AFTER the news that President-Elect Trump was considering establishing a “Vaccine Safety Commission” with a focus on “Scientific Integrity”, the collective media world in the US lost its collective mind.
Story after story came pouring at, each one pushing the standard Gregorian Chant:
The news that Robert F. Kennedy, Jr. would be serving as chair of the commission set off a furor of personal attacks – in news articles – launched at both him, and at President-Elect Trump. The stories all read the same – not very reassuring that they were independent – and overall they dismissed Kennedy as a “skeptic” (as if that’s bad!), an Anti-Vaxxer (which he has made clear he is not), and conveyed the social message that anyone who dares ask any questions about vaccines will be promptly drawn and quartered in the public square.
CNN even dug up an old story of a 12-year old boy who put all of the studies that show that vaccines cause autism in one folder… the joke is, the boy opens the folder, and it’s empty. Implying that even a 12-year knows that there are no study that support a link between vaccines and autism.
When a 49-year old research scientist reads 2,000 studies on autism, well, that might lead to a different story.
And indeed it has:
I’ve been shamelessly plugging my book for just over a month, as instructed to do by my publisher, and sales have been pretty good. I’ve even found a small group of ardent followers (I follow them, too!). But rest assured, I won’t be retiring anytime soon. (Part of the proceeds of the sale of the book go to fund objective research at The Institute for Pure and Applied Knowledge).
I wanted to know what the science actually says – the science CDC has ignored. That’s not Dr. Sanjay Gupta’s position. He’s on a single-minded mission to protect the world from infectious diseases. If you look at Dr. Gupta’s reaction, however, it’s damage control gone wrong.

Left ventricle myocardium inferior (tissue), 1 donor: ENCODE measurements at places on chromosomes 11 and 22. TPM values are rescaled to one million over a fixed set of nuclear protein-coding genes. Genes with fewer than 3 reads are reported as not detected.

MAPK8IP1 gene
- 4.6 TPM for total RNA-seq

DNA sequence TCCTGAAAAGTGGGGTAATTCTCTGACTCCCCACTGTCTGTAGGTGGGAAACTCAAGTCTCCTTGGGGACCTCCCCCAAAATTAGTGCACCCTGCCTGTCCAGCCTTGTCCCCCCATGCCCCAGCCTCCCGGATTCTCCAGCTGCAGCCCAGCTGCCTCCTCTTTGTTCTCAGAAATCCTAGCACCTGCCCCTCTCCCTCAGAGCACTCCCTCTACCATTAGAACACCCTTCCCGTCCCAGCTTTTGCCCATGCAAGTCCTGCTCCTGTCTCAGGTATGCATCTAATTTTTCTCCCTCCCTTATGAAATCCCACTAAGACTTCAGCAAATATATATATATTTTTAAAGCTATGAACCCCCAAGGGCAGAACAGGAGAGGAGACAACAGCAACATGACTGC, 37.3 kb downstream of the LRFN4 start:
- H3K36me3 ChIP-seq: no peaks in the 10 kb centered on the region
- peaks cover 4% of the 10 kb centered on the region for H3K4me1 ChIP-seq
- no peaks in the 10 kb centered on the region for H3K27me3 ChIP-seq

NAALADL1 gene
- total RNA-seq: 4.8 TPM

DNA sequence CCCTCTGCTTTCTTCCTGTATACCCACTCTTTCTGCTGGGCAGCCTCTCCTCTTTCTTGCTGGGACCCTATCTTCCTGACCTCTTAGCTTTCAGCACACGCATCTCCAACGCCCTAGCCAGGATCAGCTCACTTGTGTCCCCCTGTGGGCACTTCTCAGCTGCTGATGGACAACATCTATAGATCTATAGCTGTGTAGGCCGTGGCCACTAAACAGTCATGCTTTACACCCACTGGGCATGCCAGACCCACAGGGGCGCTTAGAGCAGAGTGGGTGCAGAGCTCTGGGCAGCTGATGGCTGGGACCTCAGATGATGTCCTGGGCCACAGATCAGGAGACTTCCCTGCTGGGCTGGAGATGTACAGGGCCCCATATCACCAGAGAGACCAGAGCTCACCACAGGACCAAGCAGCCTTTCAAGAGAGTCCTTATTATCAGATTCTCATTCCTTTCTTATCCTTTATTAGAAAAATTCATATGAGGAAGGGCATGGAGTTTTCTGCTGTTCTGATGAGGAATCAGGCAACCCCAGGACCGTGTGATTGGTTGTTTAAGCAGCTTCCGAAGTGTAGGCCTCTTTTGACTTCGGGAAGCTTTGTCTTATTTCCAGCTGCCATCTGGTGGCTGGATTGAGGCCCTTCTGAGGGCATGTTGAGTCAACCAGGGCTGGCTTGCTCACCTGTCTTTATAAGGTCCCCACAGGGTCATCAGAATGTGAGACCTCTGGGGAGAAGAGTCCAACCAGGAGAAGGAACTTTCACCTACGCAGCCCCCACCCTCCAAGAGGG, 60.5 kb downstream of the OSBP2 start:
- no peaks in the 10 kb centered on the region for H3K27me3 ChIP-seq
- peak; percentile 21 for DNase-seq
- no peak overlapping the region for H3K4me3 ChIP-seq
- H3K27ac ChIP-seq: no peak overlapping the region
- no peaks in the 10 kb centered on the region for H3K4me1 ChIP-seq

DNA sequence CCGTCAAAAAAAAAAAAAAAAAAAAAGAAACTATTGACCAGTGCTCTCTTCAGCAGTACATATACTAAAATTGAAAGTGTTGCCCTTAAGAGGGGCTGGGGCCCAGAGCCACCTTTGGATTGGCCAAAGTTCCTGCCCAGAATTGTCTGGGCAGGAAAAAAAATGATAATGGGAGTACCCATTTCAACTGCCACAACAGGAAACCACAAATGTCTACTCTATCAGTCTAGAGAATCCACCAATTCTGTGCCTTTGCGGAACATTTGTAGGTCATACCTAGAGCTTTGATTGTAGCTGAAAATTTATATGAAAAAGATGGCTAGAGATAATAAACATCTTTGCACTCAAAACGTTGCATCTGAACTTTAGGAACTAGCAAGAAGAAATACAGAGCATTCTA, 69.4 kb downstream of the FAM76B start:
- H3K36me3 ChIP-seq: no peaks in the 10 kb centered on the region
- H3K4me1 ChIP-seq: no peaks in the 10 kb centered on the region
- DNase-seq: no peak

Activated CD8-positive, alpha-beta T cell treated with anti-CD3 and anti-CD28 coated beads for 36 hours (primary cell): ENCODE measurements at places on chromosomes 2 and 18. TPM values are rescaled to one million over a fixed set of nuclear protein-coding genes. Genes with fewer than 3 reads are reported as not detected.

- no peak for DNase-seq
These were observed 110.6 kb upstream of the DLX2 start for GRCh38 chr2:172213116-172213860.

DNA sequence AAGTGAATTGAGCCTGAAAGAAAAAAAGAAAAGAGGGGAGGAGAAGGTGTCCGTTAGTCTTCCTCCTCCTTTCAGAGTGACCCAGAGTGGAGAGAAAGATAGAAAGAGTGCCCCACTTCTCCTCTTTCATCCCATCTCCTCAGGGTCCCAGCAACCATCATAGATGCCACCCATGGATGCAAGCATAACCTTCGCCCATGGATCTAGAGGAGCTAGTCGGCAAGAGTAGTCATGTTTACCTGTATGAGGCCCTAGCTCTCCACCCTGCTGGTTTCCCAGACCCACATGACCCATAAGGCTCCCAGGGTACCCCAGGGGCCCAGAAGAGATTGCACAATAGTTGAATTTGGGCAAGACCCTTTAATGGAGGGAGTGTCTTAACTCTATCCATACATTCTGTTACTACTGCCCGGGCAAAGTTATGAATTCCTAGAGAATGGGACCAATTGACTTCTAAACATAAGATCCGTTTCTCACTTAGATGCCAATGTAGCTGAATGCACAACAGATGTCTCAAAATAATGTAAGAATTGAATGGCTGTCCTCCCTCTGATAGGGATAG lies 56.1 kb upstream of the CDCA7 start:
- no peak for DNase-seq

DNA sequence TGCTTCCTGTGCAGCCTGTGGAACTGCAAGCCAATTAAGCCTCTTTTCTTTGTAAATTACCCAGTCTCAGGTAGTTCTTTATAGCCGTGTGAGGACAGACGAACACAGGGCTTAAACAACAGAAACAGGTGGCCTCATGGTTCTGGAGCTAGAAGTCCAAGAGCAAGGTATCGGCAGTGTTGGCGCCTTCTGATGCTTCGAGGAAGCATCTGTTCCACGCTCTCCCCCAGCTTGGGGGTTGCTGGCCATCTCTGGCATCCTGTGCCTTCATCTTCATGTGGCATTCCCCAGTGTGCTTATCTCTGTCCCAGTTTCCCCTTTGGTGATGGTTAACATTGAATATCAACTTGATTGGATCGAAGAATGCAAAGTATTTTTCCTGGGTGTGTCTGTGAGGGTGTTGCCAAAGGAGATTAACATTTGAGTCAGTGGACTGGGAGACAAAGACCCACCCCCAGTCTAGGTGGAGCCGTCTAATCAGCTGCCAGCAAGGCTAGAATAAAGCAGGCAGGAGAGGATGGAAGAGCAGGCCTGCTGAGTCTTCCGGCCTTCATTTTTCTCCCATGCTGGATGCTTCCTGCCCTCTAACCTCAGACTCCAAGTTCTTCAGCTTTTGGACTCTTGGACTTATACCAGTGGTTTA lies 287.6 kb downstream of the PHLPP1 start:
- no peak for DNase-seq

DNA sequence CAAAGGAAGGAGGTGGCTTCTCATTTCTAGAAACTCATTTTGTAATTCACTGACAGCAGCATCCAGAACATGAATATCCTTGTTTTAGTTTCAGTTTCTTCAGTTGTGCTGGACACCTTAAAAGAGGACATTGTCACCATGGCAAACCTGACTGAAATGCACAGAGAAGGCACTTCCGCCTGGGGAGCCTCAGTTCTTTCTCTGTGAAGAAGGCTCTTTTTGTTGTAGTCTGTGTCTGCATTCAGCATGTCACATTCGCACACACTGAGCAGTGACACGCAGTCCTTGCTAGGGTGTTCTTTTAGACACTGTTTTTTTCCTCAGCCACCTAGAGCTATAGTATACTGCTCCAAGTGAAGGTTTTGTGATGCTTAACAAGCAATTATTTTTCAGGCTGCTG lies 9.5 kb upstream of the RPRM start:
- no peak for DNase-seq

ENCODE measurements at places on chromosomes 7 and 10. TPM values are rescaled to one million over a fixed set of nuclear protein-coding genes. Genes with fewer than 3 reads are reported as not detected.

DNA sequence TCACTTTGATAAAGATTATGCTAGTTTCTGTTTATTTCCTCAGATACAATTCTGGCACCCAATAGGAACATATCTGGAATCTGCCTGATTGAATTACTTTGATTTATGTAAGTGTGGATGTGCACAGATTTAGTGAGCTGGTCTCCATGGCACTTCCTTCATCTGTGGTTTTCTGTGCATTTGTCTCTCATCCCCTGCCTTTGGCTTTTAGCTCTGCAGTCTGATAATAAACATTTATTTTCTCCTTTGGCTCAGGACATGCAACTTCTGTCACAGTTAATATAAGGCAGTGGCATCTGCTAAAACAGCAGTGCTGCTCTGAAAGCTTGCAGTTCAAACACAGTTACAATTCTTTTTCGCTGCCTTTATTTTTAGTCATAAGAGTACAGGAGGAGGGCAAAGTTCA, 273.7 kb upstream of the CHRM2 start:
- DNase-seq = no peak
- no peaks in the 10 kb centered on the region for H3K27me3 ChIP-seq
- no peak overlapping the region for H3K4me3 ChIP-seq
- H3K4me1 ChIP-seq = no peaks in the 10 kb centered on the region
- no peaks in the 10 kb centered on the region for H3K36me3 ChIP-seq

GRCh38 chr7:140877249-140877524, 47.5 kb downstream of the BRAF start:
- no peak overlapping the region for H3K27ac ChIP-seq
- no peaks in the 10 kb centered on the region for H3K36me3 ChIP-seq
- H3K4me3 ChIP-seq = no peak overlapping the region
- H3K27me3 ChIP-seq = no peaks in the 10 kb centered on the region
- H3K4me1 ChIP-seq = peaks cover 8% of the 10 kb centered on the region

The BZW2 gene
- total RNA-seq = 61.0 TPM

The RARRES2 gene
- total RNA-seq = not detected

A Matter of Fact
His article, published as a reaction to the news about the CDC Fraud Inquiry Panel (aka Vaccine Science Commission), entitled “Benefits of vaccines are a matter of fact“, is a first-person account of his own reaction to the news that someone might want to take a closer look at vaccine safety science.
His mission in this piece is to minimize the public’s perception of risk of injury from vaccines. Of course the rates of adverse events are known to be much higher than those captured by the Vaccine Adverse Events Reporting System. They must be. Because pediatricians assure parents “Don’t blame the vaccine”. Estimates are that only between 2-10% of vaccine adverse events are captured. That’s not a surprise, when anyone caught discussing vaccine risk will clearly be shot on sight.
Dr. Gupta has argued by analogy, and with mixed metaphors. He cites a doctor who says it makes as much sense to be concerned about being injured by a vaccines as being concerned about being struck by a car. He cites risks of the use of other substances, like water, aspirin and Tylenol, to which he says adverse reactions are more common that those for vaccines, but, for which, he points out,”no armies have formed against aspirin, Tylenol or water”.
Those of you who are vaccine-risk aware will see the sad irony in the ignorance this analogy carries.
As far as the “don’t stop walking because ‘people’ sometimes get struck by cars”, there is no under-reporting of people injured or killed by automobiles while walking, and, equally important, there are times and places when in fact we do indeed stop walking: when the light is red, or when we see the traffic is heavy – or at crowded intersections when the people in front of us have stopped walking, we take social cues from people with experience: those who see the red lights. Certainly, if we come across an intersection with an injured child, Dr. Gupta, we stop walking and take action.
There is no one shouting at people waiting at an intersection, yelling how those crazy “anti-walkers” are putting all walkers at risk. (Caveat: that might actually vary with geographic and population density).